point where the possibility of more in
telligent action, more intelligent stady,
more comprehension of retail distribu
tion is possible. Higher wages, I be
lieve, make lower labor costs. In 1912
we put in a minimum wage of 18 per
week In our store, by far the greatest
specialty store in the world, employing
about 3,000 people, and doing the larg
est business In our line, and the best
evidence that It has been satisfactory
is that on April 1 of this year we in
creased the minimum wage to $10."
Those back of the bill are expecting
but little opposition to It in congress
because the merchants and others
whom It will affect favor the legisla
tion. Congress having passed a bill to
increase the., wages of all the federal
employees making less than $1,500 by
$120 at this session is hardly in a posi
tion to oppose legislation to give those
working for less than $8 a week an
J increase.
Two Deputies Held
Under Grave Charge
(Continued from Page One.)
criticised the officers severely for fir
ing upon the ear and scouted the theory
that Lowery was shot by the negro.
The shooting took place on the Ferry
Pass road, the deputies having been
directed to proceed to the ferry and
there Intercept and arrest the negro
who, on the strength of a telephone
message from Sheriff Harvell, of Santa
Rosa county, was in an automobile.
on his way to Pensacola. Sheriff van
Pelt went to one ferry and the two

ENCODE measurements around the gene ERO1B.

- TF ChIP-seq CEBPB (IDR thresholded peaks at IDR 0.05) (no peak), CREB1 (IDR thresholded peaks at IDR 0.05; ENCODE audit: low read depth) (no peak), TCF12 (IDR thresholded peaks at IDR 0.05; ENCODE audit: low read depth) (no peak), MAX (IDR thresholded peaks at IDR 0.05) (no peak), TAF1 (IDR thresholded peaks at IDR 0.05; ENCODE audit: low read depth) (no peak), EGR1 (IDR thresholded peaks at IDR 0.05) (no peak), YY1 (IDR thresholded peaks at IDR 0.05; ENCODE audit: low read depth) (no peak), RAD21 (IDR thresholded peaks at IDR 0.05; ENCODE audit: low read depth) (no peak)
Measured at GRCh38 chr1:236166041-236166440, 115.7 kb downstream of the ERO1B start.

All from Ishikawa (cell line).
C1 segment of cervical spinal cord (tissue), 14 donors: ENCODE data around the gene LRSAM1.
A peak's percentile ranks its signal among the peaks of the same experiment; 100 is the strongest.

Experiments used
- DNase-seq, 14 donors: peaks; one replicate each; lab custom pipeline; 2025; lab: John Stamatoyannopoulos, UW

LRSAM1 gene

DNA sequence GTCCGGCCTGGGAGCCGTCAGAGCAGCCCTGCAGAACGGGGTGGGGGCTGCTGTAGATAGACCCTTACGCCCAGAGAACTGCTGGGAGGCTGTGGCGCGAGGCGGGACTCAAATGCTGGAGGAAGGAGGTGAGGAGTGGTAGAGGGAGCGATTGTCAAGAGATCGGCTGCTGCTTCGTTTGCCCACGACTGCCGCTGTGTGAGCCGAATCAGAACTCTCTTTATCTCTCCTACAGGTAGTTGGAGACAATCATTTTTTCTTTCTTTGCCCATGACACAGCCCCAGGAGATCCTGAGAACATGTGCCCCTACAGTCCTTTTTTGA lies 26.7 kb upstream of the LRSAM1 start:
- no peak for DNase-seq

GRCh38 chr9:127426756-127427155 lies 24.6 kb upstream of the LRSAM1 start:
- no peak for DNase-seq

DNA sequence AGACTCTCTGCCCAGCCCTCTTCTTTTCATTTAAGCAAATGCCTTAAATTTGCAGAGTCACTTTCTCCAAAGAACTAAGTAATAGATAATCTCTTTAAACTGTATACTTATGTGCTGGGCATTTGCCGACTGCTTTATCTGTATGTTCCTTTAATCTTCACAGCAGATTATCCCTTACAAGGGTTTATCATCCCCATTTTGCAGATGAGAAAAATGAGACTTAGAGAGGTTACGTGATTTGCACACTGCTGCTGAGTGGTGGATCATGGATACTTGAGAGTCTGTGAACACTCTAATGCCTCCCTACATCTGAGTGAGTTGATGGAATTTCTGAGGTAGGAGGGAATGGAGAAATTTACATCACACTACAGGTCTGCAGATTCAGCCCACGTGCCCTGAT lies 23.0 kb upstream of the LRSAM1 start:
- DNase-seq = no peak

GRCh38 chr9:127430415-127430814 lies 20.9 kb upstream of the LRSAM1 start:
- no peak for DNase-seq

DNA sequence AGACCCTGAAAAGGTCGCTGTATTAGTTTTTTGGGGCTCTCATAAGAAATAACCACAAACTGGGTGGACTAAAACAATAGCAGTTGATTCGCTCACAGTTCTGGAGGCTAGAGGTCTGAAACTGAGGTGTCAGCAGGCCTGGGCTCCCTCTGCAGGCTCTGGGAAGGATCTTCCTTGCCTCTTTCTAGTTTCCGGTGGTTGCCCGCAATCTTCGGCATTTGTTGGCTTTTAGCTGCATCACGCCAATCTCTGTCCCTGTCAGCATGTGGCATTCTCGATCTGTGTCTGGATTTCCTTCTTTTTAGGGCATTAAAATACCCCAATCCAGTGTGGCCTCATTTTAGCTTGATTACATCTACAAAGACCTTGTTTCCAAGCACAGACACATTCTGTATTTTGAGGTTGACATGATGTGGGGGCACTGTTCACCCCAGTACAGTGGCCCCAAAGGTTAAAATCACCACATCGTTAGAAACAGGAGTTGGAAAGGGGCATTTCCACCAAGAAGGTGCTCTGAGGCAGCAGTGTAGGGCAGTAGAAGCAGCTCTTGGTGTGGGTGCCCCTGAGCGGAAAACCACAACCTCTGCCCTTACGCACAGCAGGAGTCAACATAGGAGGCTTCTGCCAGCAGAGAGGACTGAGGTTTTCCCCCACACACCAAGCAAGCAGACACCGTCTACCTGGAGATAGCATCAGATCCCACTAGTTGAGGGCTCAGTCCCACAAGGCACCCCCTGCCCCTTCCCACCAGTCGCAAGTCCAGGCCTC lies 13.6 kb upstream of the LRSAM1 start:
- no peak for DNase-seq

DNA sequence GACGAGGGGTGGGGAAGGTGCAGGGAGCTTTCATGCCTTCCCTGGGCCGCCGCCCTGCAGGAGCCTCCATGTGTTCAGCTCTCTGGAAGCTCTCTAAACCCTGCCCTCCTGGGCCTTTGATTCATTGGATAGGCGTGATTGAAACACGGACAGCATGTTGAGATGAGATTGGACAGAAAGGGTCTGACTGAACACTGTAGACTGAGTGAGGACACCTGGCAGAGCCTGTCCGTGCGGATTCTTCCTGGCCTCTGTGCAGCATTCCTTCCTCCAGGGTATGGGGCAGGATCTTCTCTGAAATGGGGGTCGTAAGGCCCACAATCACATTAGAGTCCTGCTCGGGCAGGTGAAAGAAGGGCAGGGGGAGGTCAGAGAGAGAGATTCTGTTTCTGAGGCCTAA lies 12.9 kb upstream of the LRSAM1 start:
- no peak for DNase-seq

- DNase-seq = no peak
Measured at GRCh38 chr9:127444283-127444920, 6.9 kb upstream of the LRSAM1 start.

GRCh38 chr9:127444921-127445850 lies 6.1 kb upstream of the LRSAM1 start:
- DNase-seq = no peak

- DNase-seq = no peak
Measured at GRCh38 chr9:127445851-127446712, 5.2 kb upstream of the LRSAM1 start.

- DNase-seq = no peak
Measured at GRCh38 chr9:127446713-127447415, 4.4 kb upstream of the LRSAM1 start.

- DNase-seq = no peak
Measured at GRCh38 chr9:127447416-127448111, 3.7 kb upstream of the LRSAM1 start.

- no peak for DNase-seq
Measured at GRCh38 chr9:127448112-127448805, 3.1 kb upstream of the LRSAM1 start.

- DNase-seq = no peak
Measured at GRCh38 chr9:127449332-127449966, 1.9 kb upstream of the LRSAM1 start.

deputies named were despatched to the
other. It was at the ferry landing
where the two deputies were sent to,
that the automobile in which the ne
gro was a passenger with his charge,
landed. Sheriff Van Pelt, upon the ar
rival of the ferry at this point, saw
that his trip was fruitless and he
started to the other place. He planned
to meet his deputies there and either
station one or more at. the ferry and
return to the city or else was to re
main there himself. Just about the time
he approached the scene he heard the
shooting and made as quick time as
possible to the spot. Approaching the
location, he was told that "two men;
were dead," and believing that his!
deputies were injured in the melee, hej
lost no, time in making an investiga
tion. Learning that neither of his men
had been hurt, he conducted further
inquiry and ordered that the two depu
ties be held In custody until the serious
encounter could be cleared up by a
further investigation.
Coroner Will L. Johnson yesterday
empaneled a Jury to look Into and ar
rive at some conclusion relative to the
death of the negro, Jenkins, but the
inquiry was postponed until Monday
The Jury will get together in his office
at 10 o'clock tomorrow morning for the
News of the shooting was telephoned
to Sheriff Harvell of Santa Rosa coun
ty and it was not many hours before
the well-known officer from the adjoin
ing county, was in Pensacola, looking
Into the affair.
Pensacola's Loan
Over One Million
(Continued from Page"One.)
erty Loan Bonds of Fifty Thousand
portion of the Company's total sub
scription of $1,000,000.00.
County Returns.
McDavid reports, through; Chair
man N. B. McCaskill a total of $2,-500.
From C. M. Larkin of Millview
$2,000 are reported.
A. W. Creary, Bluff Springs, wires
that that community has sold two
thousand dollars worth of bonds.
Chairman Whlttaker of Muscogee,
has disposed of $7,650.
Chairman Wilson of Gull Point,
whose quota was five thonsand has
reported ten thonsand.
Chairman Raymond Wllklns .. of
Warrington reports eight thousand.
From Century J. W. Taylor sends
In the good news of $37,000.